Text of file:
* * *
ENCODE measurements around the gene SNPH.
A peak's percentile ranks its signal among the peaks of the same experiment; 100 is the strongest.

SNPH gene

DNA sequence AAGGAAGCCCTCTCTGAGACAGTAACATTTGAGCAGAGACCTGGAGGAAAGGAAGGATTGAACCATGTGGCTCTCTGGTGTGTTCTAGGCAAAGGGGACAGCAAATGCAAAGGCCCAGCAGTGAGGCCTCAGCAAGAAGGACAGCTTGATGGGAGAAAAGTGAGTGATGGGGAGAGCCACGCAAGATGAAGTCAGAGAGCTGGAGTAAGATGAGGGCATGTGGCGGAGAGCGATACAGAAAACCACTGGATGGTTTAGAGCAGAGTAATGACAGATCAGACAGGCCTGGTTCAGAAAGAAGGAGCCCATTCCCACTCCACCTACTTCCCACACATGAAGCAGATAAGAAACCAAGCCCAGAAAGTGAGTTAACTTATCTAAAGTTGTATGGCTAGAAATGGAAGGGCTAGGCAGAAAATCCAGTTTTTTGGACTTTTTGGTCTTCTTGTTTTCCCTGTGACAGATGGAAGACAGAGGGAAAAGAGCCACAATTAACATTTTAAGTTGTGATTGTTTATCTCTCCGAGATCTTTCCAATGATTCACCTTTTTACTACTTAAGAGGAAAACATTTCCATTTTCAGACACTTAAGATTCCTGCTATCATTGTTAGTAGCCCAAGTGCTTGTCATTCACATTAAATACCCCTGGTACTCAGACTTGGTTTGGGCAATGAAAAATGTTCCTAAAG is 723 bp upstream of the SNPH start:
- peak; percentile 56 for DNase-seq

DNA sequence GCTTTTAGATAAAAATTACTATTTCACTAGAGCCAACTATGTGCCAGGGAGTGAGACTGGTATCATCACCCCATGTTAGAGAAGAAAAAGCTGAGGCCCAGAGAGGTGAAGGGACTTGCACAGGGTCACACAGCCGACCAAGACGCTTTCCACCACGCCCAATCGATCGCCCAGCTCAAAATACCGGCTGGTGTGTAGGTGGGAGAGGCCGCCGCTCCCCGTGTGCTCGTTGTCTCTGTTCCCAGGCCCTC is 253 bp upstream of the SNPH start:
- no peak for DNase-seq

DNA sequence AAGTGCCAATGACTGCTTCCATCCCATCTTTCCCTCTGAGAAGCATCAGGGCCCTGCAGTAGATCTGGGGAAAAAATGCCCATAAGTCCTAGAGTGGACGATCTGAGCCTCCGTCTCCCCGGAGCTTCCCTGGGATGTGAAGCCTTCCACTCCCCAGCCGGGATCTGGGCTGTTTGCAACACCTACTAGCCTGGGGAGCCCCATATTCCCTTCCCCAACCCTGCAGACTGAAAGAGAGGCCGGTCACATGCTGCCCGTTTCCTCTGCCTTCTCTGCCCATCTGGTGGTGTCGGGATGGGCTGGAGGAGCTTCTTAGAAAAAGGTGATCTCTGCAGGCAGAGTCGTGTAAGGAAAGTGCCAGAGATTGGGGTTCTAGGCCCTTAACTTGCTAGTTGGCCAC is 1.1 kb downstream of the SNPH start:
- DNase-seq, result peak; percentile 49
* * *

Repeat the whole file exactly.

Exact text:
ENCODE measurements around the gene SNPH.
A peak's percentile ranks its signal among the peaks of the same experiment; 100 is the strongest.

SNPH gene

DNA sequence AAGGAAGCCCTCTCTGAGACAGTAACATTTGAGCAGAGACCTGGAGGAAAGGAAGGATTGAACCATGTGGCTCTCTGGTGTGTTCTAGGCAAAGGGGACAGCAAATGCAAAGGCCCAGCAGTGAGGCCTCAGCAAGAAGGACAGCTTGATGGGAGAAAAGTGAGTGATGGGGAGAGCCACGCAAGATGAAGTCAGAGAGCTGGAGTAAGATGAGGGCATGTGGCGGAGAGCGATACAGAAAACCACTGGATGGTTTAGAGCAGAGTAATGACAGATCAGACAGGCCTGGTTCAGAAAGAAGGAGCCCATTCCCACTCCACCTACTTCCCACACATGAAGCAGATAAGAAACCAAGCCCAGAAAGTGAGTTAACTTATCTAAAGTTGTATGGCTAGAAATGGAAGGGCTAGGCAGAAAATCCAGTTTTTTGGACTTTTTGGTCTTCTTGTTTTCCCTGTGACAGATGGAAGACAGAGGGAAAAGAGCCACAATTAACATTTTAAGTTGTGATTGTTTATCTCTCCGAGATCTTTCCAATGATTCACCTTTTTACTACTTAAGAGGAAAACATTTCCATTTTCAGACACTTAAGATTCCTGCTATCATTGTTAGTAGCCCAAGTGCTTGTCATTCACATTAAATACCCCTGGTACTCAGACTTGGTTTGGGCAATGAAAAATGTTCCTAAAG is 723 bp upstream of the SNPH start:
- peak; percentile 56 for DNase-seq

DNA sequence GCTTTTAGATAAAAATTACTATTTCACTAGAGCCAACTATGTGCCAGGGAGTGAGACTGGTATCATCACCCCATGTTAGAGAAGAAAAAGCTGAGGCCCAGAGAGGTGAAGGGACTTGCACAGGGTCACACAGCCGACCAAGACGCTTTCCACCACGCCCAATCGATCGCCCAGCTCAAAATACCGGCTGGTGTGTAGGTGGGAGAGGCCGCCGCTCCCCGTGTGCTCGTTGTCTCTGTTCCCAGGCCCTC is 253 bp upstream of the SNPH start:
- no peak for DNase-seq

DNA sequence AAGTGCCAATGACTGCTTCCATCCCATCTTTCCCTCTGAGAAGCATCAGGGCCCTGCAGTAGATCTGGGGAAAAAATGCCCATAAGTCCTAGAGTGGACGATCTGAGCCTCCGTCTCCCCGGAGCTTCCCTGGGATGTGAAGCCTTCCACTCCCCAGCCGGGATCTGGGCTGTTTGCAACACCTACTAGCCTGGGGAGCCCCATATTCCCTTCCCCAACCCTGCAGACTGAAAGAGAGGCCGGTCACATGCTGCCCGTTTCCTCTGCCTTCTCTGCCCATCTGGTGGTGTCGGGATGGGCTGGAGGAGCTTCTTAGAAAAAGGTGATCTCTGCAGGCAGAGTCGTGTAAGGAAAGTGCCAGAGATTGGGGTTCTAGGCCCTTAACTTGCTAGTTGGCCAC is 1.1 kb downstream of the SNPH start:
- DNase-seq, result peak; percentile 49